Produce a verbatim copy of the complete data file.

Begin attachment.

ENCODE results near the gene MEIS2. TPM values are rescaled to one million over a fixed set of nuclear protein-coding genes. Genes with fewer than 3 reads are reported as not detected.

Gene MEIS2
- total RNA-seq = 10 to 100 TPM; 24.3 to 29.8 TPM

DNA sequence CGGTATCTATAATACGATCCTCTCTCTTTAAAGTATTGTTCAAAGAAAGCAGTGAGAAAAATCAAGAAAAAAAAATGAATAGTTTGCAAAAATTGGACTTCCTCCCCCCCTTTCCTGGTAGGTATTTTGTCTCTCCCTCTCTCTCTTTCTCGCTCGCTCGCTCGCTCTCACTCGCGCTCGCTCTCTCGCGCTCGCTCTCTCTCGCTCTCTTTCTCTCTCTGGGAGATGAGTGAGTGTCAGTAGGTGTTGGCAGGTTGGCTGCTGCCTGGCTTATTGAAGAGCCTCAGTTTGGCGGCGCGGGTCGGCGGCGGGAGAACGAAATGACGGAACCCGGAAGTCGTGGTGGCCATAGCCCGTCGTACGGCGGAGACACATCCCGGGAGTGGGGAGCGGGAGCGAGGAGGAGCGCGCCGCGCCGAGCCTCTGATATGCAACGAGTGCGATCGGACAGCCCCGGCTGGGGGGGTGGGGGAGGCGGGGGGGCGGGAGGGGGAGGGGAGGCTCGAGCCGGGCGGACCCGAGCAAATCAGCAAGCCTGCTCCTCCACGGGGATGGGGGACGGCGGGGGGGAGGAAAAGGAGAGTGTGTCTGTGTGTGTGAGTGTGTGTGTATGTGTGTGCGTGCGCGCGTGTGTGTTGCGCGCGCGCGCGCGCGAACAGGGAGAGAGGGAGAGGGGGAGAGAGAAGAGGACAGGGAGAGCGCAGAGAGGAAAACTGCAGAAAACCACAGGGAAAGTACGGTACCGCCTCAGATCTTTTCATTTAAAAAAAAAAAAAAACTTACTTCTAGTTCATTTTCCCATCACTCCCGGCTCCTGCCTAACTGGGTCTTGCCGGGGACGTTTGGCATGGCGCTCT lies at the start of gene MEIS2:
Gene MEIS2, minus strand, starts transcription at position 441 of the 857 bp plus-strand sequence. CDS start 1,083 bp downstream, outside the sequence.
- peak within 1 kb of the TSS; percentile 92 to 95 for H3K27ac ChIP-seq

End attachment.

ENCODE results near the gene MEIS2. TPM values are rescaled to one million over a fixed set of nuclear protein-coding genes. Genes with fewer than 3 reads are reported as not detected.

Gene MEIS2
- total RNA-seq = 10 to 100 TPM; 24.3 to 29.8 TPM

DNA sequence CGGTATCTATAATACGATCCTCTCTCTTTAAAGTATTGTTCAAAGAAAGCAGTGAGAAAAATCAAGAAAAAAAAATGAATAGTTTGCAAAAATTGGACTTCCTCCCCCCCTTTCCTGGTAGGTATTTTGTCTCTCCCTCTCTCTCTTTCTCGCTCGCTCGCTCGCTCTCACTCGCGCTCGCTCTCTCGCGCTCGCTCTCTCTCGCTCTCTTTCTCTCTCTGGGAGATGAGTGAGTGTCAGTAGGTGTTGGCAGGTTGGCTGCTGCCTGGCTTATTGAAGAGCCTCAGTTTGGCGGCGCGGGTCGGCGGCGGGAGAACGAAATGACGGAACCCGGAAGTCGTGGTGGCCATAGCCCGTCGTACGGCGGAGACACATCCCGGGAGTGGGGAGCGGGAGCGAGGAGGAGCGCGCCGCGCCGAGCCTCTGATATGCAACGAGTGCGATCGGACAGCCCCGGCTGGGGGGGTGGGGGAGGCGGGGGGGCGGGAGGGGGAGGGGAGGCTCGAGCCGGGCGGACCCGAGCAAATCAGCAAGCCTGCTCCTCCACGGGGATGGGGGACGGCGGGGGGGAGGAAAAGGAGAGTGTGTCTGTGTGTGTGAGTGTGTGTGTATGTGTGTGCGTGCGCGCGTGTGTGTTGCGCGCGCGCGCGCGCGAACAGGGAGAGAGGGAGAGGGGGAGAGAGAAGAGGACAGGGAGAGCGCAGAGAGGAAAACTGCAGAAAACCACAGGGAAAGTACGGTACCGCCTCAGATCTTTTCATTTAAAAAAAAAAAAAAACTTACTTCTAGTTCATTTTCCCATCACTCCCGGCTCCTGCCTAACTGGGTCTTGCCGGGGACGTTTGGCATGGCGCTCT lies at the start of gene MEIS2:
Gene MEIS2, minus strand, starts transcription at position 441 of the 857 bp plus-strand sequence. CDS start 1,083 bp downstream, outside the sequence.
- peak within 1 kb of the TSS; percentile 92 to 95 for H3K27ac ChIP-seq